The Prime Minister has just delivered a statement to the House of Commons on Health and Social Care. In the statement he confirmed that from April 2022,  a 1.25% Health and Social Care Levy on earned income would be introduced. The Health and Social Care Levy would be dedicated to health and social care with dividend rates increasing by the same amount. This is the much trailed 1.25% increase in National Insurance many commentators had been expecting.

Wayne Thomas, partner at Bates Weston, takes a closer look.

Revenues generated from this 1.25% increase in National Insurance will be ring-fenced to fund the “largest catch-up programme in NHS history and to fix the long term problems of social care”.

The expected changes are;

  • A 1.25% increase in Class 1 (Employee) and Class 4 (Self-Employed, including Partners) NICs, to main and higher rates
  • A 1.25% increase in Class 1 secondary (Employer) NICs
  • A 1.25% increase in dividend tax rates

Boris Johnson went on to address the anxiety that many fear over the loss of assets amassed over their lifetime, including savings and their home,  to fund care.  He set out limits on what people will be asked to pay.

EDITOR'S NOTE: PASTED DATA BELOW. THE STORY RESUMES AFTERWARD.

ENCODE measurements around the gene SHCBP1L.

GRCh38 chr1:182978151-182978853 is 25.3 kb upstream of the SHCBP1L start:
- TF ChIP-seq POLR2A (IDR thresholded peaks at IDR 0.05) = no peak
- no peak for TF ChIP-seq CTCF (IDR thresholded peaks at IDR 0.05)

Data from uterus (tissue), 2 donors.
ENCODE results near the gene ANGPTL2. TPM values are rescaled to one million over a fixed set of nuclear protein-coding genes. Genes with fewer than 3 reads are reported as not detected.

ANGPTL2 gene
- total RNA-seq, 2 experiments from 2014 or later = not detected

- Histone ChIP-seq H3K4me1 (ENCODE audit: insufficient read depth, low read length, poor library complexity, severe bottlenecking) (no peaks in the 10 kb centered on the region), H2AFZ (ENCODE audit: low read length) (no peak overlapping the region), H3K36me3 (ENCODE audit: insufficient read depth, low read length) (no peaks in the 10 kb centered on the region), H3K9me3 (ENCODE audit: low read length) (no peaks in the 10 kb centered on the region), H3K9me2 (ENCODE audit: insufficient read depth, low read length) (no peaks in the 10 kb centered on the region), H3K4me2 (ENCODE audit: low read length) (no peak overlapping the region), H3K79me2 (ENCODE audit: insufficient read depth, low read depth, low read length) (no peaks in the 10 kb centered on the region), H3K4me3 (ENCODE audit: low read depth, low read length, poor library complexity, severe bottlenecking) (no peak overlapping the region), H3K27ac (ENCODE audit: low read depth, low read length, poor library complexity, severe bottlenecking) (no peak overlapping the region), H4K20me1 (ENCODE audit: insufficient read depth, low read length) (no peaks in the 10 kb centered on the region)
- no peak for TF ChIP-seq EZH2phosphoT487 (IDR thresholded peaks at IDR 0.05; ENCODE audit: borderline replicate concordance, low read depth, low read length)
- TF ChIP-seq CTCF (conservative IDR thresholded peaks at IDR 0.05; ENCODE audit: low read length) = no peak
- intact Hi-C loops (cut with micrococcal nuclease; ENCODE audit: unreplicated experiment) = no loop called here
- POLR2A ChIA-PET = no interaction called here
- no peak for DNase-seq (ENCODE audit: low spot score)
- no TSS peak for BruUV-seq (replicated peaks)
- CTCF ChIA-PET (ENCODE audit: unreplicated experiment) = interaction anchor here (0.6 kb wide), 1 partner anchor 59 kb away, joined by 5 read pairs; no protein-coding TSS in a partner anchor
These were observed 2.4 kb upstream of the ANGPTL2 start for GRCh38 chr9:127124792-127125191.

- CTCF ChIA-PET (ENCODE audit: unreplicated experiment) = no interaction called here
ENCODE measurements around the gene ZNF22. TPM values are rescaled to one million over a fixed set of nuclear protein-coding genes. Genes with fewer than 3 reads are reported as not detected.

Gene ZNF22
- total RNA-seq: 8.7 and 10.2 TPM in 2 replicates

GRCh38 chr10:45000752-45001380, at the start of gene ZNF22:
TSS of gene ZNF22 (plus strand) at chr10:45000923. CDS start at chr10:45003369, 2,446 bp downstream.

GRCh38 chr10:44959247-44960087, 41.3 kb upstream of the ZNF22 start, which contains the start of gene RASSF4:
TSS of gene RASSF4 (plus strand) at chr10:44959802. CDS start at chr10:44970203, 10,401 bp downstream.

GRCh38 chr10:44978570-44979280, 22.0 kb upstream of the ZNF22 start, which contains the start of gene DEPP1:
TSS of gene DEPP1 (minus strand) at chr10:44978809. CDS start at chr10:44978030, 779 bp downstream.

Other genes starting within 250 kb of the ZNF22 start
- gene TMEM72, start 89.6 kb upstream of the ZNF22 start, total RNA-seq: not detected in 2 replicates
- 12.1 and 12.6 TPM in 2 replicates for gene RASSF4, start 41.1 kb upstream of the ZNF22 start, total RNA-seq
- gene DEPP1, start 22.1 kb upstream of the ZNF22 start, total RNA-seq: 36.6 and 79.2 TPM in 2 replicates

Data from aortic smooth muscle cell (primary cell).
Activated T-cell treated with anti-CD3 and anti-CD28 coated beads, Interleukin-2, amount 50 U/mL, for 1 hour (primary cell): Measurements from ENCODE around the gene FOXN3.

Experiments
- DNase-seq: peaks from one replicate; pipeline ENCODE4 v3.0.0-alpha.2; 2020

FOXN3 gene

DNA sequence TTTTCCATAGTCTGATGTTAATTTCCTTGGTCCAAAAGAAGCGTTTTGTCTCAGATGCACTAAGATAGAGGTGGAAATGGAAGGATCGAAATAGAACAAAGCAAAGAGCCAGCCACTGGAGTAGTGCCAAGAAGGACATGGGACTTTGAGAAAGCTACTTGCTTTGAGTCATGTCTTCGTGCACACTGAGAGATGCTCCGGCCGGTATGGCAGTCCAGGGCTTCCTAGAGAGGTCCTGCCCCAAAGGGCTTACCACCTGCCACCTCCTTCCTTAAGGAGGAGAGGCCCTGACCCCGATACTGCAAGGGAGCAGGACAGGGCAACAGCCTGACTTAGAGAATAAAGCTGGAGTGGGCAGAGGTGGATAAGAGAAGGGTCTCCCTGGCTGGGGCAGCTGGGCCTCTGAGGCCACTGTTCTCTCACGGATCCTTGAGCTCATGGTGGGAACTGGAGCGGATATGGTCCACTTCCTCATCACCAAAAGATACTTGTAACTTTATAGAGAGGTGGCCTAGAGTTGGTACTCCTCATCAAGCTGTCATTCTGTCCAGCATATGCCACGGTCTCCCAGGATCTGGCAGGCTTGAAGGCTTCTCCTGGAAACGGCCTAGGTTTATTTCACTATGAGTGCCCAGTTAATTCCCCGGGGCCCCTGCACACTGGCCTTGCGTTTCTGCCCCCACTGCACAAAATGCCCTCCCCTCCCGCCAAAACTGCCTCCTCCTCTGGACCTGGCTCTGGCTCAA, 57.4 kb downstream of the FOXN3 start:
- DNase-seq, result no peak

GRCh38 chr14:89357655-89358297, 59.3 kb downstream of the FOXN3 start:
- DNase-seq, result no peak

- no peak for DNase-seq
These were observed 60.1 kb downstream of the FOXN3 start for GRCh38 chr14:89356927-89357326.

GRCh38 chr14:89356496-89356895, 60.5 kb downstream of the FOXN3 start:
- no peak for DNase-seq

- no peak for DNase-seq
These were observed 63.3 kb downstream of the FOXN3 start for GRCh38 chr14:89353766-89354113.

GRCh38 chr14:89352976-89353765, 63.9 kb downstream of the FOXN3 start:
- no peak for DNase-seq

“The State should protect people against the catastrophic fear of losing everything to pay for the costs of their care. The government is setting a limit on what people can be asked to pay. Wherever you are in the UK, whatever your income, age, or condition,  from October 2023 no one starting care will pay more than £86k over their lifetime, and no one with assets less than £20k will have to make any contribution from their savings or housing wealth. Meanwhile those with assets between £20 and £100k will be eligible for some means tested support.”

The PM ended with a commitment to investing in the quality of care, in carers and to integrating health and care in England, promising a White Paper on integration later this year.

Addressing the breaking of the manifesto promise not to raise National Insurance, Boris Johnson felt that the British public would understand that  a “global pandemic was in no one’s  manifesto” and that this step was necessary to allow the NHS to come back strongly after the crisis.

The Government has released an illustrative analysis of the impact of “Building Back Better : Our plan for Health and Social Care ” on households.

Update: The Government has updated its PAYE guidance on rates and thresholds for employers 2021 to 2022, to include the increases in National Insurance Contributions (NICs) from April 2022.

Further guidance is expected shortly.